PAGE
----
ZITF now dictators’ stomping ground

THE Zimbabwe International Trade Fair (ZITF), designed to showcase the country’s business, trade and investment initiatives to the world, has been reduced to a stomping ground for dictators, whose countries are either riddled with economic failure, corruption, incompetence or human rights abuses.

BY ANDREW KUNAMBURA

In a dramatic spectacle over the years, controversial and discredited leaders — from tyrants with tattered reputations to those running moribund economies across Africa and beyond — have been invited by government to officially open the country’s premier business expo.

This year the ZITF, now its 60th edition, will be officially opened by Ugandan despot Yoweri Museveni in Bulawayo today.

Museveni arrived in the country yesterday afternoon and was treated to a lavish banquet at State House last night.
Analysts say Harare’s association with tyrants is not helping to revamp its battered image and promote the country as a conducive investment destination.

Commentators say the hosting of Museveni, who has a terrible human rights record and has clung on to power in the East African country for over three decades, was tantamount to scoring an own goal.

Museveni, who has ruled Uganda for 33 years, courted global controversy just early this month when he caused an amendment to the country’s constitution which prevented those under the age of 35 and over 75 to contest presidential elections in a move widely seen as being aimed at prolonging his rule.

Museveni, now 73, would not have been eligible to run again when his current term expires in 2021 in the absence of that controversial amendment.

Last year, Museveni was globally condemned when he caused the detention of rising Ugandan political star Robert Kyagulanyi Ssentamu, a widely loved 36-year-old Afropop musician popularly known as Bobi Wine.

The state’s brutal treatment of Wine, including allegations of torture, prompted days of massive protests in the capital, Kampala, which were violently suppressed by the military with teargas and live ammunition.
President Emmerson Mnangagwa’s government has often exhibited the same traits as it brutally crushed protests in August last year and in January this year.

Last year, Mnangagwa officially opened the trade fair himself.

In a long cast of inept leaders, Namibian President Hage Geingob, who opened ZITF in 2017, is perhaps the only exception and a few others before him.

The 2016 edition of ZITF was officially opened by Togolese President Faure Essozimna Gnassingbé, son of the late dictator Gnassingbé Eyadema who ruled the West African country for 38 years before his death in 2005.

Following Eyadéma’s sudden death, Faure Gnassingbé was immediately installed as Togolese president with support from the army.

Doubts regarding the constitutional legitimacy of the succession process led to heavy regional pressure being exerted on Gnassingbé, and he subsequently resigned before winning a controversial presidential election on April 24, 2005.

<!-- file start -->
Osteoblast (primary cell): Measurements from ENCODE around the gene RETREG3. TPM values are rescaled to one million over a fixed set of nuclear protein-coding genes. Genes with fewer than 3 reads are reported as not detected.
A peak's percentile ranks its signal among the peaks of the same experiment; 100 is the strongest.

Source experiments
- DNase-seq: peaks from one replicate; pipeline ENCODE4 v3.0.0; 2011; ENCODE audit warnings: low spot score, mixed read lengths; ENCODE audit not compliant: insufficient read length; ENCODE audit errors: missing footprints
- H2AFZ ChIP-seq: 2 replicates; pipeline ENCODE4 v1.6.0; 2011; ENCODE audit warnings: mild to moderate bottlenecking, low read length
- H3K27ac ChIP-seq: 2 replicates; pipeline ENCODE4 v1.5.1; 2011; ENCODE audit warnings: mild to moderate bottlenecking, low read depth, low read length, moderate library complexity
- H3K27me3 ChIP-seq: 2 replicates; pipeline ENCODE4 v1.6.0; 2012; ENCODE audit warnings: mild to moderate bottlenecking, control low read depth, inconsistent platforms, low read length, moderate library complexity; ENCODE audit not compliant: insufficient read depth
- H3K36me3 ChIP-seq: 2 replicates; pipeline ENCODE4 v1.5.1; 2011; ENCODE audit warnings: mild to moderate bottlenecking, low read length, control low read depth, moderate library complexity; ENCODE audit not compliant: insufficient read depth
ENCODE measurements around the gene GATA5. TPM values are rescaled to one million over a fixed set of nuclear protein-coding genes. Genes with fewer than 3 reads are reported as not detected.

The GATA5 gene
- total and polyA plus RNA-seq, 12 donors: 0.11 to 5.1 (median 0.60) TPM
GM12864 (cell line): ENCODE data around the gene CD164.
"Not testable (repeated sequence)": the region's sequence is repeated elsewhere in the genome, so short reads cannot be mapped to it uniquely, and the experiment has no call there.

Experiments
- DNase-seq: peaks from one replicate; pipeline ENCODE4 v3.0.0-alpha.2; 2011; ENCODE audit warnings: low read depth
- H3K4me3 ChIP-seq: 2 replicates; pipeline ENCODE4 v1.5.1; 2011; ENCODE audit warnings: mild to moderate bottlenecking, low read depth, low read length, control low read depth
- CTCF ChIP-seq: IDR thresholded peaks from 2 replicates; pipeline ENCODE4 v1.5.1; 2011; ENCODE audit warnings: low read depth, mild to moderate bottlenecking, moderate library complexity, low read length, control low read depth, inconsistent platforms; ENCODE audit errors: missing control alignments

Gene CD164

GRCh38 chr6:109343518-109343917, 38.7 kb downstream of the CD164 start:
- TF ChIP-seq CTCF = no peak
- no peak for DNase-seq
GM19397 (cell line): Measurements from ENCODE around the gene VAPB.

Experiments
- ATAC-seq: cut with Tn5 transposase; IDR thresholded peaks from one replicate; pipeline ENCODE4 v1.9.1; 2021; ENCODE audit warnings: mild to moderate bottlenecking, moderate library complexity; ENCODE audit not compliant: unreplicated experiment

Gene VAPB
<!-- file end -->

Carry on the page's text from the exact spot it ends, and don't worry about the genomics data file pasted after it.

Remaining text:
He has refused to go 14 years on.

The 2015 ZITF edition was officially opened by Zambian President Edgar Lungu, who had then controversially narrowly defeated rival Hakainde Hichilema.

Immediately after the election, Lungu caused Hichilema’s arrest and was charged with treason for allegedly obstructing the president’s motorcade on a main road. He was, however, later acquitted by the courts.

Former president Robert Mugabe — one of Africa’s notorious dictators toppled in a coup by Mnangagwa in 2017 — officially opened ZITF 2014 personally. He had done that many times before.

The 2013 edition of ZITF was opened by former Malawian president Joyce Banda, who was at the time badly tainted by allegations of corruption.

Mugabe invited King Mswati of eSwatini, regarded as the world’s last absolute monarch, to officially open the trade fair in 2011. Under King Mswati, democracy simply does not exist in the renamed kingdom.

The peak of it all, however, would have been the invitation of Iran’s then hardline President Mahmoud Ahmadinejad, to officially open the ZITF in 2010. Iran was named an “outpost of tyranny” by the United States, among other authoritarian countries.

Equatorial Guinea leader Teodoro Obiang Nguema Mbasogo — who ousted and killed his uncle through a military coup in 1979 to seize power — has also stamped the ZITF grounds

Addressing a press conference on Wednesday this week, opposition MDC leader Nelson Chamisa condemned the invitation of Museveni.

“The choice of friends defines the man’s character and we are worried that Mr Mnangagwa invited Mr Museveni at a time when he is terrorising his own opposition. Bobi Wine, my dear friend, is being terrorised.

“He has been arrested several times. We don’t take it lightly whenever dictators come in cahoots or in unison. We have an obligation to fight them,” he said.

Former Education minister David Coltart said: “It is entirely inappropriate for the government to have invited Museveni to open ZITF for a variety of reasons. Firstly the Mnangagwa regime is trying to persuade the world that it is a ‘new dispensation’, committed to respecting democracy; that notion is not advanced by inviting a dictator to open your premier trade show.

“Secondly, Museveni has driven the Ugandan economy into the ground and so he is hardly the best example of a leader who has transformed his country’s economy.”

Political scientist Ibbo Mandaza weighed in, saying: “This is economically unsound and ridiculous. We do not operate in a vacuum and, when a country is destitute like Zimbabwe at the moment, it has to look for progressive friends with the elevant resources, not discredited leaders.”

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